• Luddite •
lêd-ait • Hear it!
Part of Speech: Noun, proper
Meaning: 1. An English workman toward the end of the Industrial Revolution who was a member of a movement that sabotaged innovative machinery that it thought threatened jobs. 2. An opponent of technological progress.
Notes: The Luddites represented a movement that opposed the technological innovation that had come to the textile industry as a result of the Industrial Revolution. They resorted to actual sabotage, rendering inoperable as much of the new machinery as they could. Their movement and attitude was known as Luddism or Ludditism.
In Play: Today's Good Word is used mostly in the metaphorical sense of someone opposed to anything new: "Andy Belham is a luddite who opposes any innovation at the company." However, it still applies to those who would sabotage new equipment: "Security is still looking for the Luddite who hacked our database and changed everyone's password."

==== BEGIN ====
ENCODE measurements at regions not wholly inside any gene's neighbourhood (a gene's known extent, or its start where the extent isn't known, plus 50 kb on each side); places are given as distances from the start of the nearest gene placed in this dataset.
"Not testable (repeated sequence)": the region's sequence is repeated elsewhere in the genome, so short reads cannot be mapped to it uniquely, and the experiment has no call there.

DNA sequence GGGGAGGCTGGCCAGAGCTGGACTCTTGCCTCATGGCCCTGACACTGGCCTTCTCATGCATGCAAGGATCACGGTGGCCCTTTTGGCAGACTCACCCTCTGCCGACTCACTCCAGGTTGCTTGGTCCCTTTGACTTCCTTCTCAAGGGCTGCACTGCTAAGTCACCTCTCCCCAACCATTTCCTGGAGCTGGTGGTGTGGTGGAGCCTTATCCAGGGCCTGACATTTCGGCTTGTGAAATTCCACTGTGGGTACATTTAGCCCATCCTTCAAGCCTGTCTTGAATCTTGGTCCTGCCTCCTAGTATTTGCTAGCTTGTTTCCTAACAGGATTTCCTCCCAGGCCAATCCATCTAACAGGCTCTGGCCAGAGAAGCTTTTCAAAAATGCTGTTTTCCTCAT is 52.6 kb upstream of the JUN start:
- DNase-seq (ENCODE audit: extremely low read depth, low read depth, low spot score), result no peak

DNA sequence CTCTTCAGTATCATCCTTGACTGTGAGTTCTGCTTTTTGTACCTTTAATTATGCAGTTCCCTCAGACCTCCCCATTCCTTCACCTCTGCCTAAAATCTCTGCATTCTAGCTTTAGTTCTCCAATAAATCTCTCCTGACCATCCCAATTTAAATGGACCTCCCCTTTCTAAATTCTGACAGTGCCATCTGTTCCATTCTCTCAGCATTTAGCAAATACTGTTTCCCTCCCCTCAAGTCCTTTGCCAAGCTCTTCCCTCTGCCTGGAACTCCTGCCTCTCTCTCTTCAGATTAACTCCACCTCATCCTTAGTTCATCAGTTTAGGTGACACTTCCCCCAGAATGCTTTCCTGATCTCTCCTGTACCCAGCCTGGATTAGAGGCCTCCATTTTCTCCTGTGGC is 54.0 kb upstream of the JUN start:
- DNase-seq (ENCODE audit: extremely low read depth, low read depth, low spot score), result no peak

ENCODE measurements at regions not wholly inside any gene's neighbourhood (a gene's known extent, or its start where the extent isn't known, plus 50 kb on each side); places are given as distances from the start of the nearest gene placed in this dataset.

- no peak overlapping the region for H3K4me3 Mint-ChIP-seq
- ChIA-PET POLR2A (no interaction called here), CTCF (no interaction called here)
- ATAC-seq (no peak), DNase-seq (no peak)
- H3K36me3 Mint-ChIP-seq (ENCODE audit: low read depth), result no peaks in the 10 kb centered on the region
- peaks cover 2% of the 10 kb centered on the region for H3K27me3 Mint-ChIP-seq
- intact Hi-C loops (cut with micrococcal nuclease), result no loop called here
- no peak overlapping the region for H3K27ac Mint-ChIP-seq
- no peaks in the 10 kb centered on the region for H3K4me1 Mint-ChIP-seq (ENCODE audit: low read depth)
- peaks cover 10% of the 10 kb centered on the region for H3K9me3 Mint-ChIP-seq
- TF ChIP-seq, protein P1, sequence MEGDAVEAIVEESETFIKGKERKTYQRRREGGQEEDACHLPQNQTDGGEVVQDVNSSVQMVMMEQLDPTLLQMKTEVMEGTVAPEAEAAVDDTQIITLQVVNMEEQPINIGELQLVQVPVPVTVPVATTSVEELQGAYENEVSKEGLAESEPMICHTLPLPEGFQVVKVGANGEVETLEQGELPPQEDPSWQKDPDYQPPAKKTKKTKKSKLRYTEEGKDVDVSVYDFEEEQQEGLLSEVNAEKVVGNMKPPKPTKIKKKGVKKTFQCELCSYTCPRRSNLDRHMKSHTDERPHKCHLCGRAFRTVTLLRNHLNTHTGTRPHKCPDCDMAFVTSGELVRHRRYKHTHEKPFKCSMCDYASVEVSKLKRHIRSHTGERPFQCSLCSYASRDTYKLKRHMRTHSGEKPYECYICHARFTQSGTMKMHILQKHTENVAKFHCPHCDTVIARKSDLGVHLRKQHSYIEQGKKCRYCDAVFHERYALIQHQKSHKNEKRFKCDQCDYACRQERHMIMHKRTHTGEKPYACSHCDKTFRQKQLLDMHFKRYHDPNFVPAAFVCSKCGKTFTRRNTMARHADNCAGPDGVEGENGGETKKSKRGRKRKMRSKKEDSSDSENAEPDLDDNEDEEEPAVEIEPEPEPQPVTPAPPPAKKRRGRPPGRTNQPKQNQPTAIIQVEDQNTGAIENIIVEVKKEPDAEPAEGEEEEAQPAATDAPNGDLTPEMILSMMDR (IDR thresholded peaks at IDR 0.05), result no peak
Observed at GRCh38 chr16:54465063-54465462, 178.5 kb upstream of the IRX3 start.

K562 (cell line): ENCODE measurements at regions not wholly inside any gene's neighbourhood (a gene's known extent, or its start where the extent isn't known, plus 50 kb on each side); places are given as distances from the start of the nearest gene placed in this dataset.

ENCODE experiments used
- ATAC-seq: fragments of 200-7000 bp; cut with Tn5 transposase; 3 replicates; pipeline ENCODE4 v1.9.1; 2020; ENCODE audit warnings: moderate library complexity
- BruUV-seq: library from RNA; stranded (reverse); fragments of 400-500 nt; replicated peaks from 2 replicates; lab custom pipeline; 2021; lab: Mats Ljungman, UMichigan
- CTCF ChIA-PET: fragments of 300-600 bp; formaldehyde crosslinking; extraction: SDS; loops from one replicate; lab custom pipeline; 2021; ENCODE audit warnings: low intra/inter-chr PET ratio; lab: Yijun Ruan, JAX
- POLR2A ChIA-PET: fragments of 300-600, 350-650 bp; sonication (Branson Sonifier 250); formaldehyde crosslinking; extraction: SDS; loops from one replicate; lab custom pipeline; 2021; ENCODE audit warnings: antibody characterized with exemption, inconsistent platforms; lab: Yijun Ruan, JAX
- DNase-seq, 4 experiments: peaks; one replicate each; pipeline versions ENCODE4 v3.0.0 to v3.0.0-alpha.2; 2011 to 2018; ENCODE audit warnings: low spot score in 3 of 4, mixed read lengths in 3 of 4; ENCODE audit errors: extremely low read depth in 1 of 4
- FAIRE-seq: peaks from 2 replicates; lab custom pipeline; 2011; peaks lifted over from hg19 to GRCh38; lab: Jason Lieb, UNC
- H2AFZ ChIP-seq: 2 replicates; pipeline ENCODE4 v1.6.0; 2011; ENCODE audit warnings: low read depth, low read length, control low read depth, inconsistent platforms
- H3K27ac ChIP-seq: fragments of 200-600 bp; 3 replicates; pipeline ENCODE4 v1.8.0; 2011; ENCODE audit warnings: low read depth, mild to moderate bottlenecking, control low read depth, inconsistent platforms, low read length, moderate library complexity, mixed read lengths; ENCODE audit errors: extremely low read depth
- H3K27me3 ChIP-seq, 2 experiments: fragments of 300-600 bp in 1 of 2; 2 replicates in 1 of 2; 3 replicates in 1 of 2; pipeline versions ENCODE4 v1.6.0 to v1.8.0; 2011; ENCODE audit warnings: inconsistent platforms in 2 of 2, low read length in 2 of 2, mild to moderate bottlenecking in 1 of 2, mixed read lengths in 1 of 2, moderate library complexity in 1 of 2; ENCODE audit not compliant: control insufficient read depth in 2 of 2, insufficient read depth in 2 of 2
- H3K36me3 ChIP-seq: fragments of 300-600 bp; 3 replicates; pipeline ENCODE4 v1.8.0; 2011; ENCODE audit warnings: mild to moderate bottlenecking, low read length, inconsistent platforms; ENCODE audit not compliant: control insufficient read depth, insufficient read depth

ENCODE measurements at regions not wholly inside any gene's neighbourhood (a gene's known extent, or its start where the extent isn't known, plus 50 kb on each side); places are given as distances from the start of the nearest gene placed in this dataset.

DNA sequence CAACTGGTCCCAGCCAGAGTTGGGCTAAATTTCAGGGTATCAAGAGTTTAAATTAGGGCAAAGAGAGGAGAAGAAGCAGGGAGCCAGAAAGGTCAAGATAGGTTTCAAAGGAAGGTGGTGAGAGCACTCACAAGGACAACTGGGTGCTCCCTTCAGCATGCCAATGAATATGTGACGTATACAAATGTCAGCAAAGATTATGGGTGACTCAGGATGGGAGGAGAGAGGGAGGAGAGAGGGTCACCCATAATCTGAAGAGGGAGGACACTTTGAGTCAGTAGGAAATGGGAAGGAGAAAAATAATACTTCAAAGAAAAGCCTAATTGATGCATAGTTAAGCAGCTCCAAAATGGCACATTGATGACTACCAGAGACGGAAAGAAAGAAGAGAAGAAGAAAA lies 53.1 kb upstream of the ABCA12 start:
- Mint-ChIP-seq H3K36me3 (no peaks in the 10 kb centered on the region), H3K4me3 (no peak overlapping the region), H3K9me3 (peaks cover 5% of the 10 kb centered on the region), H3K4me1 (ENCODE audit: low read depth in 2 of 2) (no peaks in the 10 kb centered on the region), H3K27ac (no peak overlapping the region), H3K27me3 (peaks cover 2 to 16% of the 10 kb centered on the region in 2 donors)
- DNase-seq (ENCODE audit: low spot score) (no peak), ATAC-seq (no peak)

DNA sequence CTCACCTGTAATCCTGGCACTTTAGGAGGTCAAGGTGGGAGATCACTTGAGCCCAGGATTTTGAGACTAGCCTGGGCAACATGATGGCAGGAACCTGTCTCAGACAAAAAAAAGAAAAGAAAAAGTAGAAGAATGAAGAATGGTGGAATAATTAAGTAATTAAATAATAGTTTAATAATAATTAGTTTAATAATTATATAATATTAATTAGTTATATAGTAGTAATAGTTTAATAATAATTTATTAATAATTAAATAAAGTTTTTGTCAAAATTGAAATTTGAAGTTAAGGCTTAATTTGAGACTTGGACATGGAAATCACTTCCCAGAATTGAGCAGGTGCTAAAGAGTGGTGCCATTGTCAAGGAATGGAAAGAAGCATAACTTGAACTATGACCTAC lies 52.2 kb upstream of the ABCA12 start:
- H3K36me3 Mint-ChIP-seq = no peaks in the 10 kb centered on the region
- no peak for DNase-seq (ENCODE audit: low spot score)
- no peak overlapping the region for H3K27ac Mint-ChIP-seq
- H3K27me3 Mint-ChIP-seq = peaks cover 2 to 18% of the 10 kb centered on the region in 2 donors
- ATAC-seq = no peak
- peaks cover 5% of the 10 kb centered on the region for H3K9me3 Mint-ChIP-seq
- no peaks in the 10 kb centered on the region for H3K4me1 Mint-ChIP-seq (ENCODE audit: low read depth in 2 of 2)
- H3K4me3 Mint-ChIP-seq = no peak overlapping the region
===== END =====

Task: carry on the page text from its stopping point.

Word History: According to George Pellew's Life of Lord Sidmouth (1847), Ned Lud was a person of weak intellect who lived in a Leicestershire village about 1779. In a fit of rage he rushed into a weaver's house and completely destroyed two modern stocking looms. The saying "Lud must have been here" came to be used throughout the hosiery districts when a modern loom had undergone extraordinary damage. This story lacks confirmation, though. The nicknames 'Captain Ludd' and 'King Lud' were commonly given to the ringleaders of the Luddites from 1811 to 1813. (Jeremy Busch proved himself no Luddite by his long-standing participation in our web-based Alpha Agora and his electronic suggestion of today's Good Word.)
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